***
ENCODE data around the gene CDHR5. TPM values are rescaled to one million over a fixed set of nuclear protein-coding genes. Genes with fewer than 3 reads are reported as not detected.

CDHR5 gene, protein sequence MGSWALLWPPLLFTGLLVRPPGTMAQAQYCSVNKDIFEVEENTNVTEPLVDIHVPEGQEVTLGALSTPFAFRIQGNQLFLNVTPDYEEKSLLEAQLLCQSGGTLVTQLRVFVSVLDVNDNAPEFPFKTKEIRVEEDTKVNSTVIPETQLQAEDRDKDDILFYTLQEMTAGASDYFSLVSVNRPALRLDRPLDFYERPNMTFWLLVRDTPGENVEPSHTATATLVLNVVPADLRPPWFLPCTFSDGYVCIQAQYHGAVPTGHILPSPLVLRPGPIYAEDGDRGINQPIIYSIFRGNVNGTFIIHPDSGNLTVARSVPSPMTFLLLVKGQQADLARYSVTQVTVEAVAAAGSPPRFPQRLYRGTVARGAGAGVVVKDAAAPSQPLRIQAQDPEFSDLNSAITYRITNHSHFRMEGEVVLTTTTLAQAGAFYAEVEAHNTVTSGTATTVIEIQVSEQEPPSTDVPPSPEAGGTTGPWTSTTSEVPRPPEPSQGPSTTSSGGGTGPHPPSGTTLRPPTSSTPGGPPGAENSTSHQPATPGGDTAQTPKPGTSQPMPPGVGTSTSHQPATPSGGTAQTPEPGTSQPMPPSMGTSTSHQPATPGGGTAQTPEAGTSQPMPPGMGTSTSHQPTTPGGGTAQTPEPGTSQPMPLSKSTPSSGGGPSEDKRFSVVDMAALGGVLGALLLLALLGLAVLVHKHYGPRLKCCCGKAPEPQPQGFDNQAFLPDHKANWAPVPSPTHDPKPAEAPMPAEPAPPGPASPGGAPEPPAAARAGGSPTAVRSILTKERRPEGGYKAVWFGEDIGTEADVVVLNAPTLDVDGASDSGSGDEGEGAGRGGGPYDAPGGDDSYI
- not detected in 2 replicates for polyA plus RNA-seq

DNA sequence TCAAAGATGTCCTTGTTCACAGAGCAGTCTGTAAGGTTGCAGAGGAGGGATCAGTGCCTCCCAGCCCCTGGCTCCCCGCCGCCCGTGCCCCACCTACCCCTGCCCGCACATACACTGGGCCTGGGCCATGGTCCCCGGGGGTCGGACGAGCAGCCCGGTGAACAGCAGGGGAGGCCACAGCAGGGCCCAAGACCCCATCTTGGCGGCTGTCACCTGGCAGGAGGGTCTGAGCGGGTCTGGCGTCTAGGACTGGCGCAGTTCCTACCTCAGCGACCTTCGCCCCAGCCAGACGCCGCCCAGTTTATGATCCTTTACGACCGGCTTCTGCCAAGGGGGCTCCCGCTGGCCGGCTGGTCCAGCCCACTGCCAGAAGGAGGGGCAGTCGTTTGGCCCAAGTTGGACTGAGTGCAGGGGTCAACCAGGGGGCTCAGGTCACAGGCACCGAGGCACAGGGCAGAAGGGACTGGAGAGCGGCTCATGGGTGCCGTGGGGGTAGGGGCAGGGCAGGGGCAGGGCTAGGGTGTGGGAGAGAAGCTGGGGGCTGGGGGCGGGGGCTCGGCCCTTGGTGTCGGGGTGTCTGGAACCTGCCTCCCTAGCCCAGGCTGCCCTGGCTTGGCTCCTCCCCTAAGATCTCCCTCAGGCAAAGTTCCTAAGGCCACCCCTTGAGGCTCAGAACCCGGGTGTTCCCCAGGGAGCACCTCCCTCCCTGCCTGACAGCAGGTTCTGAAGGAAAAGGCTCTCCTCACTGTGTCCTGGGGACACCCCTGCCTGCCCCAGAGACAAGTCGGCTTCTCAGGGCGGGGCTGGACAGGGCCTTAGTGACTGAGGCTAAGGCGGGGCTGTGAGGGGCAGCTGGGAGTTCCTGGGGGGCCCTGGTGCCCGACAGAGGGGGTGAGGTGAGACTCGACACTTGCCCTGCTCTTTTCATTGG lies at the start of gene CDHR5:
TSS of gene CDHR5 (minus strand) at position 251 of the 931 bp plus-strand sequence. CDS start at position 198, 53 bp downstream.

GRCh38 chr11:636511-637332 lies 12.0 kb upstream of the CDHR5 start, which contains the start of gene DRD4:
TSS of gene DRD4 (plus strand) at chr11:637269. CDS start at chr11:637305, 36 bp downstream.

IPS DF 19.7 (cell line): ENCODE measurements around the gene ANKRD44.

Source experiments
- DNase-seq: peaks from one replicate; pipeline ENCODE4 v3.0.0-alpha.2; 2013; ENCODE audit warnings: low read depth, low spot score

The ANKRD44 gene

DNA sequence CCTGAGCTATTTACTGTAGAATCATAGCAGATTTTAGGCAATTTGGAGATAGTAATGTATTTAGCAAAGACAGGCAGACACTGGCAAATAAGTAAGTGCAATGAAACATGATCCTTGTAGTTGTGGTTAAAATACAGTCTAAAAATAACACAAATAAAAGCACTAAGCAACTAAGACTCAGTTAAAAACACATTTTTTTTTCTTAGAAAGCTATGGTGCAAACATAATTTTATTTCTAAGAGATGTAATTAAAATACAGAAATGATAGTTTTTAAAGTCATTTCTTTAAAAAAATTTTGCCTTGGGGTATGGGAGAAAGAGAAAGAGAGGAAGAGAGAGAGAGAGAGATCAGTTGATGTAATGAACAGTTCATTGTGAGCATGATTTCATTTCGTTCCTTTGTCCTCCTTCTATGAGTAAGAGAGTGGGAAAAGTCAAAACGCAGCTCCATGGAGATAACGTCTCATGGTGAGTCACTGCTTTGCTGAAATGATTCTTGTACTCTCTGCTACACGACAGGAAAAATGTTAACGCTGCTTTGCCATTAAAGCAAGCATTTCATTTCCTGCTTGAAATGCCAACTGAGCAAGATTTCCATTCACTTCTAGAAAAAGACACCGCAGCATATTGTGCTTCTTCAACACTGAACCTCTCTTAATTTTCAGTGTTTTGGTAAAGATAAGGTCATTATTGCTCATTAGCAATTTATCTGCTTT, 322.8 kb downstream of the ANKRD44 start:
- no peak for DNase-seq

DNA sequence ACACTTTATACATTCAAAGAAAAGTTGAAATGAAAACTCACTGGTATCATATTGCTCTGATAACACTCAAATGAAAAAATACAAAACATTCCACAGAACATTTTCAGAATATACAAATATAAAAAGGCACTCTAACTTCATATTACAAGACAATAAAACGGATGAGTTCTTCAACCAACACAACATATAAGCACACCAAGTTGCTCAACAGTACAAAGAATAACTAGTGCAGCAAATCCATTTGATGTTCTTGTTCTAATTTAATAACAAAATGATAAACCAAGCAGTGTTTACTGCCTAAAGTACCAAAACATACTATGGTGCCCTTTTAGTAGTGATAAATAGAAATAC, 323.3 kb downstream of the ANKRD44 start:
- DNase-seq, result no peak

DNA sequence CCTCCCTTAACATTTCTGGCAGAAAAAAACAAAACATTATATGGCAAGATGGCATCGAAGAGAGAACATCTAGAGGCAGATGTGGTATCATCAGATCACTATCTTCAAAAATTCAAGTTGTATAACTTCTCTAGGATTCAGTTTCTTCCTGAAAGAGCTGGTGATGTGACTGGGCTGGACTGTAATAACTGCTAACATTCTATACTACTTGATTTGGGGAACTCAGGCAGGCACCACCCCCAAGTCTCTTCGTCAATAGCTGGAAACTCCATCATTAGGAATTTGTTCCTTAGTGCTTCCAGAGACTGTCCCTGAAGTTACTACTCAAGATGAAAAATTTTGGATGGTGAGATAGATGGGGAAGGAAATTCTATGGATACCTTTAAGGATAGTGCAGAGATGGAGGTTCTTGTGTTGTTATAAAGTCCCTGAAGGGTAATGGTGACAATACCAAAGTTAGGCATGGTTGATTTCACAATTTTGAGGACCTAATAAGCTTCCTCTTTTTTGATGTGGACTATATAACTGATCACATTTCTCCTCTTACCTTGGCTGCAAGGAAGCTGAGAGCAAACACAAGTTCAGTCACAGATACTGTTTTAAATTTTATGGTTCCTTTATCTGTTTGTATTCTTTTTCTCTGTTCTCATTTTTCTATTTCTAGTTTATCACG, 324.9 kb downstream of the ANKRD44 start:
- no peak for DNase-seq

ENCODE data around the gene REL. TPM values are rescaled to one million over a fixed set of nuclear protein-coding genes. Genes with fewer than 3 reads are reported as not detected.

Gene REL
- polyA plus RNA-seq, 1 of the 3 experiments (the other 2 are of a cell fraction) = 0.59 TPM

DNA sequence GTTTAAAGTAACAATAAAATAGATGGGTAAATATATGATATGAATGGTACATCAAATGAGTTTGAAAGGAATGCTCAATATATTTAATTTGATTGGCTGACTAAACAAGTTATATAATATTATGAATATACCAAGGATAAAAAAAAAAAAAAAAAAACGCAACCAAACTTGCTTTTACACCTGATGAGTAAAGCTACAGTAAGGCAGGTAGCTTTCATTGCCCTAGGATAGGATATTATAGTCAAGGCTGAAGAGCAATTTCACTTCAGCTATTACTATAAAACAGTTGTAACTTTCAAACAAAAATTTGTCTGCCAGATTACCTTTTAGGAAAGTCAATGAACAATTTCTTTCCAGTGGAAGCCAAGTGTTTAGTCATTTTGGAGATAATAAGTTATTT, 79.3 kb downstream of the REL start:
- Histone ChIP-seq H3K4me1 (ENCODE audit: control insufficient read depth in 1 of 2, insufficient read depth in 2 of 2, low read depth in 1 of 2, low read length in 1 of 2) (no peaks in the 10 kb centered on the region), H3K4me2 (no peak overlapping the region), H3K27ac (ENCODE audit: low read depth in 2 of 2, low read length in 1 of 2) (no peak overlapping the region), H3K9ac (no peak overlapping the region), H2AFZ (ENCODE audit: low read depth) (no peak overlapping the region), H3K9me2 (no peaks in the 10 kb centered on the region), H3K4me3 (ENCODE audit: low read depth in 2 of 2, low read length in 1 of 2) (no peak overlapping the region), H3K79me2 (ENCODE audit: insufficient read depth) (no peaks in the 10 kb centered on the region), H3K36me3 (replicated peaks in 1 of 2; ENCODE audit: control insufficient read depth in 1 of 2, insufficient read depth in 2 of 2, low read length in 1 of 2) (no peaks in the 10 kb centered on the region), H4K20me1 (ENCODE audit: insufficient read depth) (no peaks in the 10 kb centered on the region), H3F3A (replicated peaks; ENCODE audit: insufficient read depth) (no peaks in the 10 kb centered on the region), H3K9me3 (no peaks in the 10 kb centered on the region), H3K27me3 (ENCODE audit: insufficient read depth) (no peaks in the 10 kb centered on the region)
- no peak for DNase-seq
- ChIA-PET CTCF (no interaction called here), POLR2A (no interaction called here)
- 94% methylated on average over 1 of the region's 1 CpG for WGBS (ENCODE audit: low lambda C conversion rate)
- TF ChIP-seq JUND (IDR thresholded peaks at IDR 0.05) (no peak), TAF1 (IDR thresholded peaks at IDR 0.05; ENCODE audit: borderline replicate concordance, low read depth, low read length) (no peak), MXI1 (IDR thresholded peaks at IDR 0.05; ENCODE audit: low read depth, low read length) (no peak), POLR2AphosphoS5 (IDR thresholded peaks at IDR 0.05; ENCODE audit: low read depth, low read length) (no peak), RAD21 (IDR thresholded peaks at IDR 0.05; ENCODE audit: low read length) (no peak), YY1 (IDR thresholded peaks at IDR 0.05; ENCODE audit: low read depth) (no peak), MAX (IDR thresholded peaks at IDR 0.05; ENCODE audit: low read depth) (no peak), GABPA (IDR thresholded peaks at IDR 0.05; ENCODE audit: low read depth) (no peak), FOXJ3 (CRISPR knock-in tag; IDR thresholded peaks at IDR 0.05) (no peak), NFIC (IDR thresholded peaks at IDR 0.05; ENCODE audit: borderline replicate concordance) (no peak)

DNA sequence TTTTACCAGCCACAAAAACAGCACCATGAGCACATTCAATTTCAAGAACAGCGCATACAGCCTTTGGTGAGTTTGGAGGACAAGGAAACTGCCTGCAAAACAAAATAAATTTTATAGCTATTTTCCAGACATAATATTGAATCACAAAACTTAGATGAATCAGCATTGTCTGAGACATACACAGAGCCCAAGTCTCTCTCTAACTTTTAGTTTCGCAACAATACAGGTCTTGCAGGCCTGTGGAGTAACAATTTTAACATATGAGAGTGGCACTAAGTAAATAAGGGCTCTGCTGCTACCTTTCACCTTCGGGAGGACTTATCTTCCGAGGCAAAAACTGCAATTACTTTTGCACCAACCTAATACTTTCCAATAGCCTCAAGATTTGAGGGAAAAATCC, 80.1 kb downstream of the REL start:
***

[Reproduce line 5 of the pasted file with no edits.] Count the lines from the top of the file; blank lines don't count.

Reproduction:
TSS of gene CDHR5 (minus strand) at position 251 of the 931 bp plus-strand sequence. CDS start at position 198, 53 bp downstream.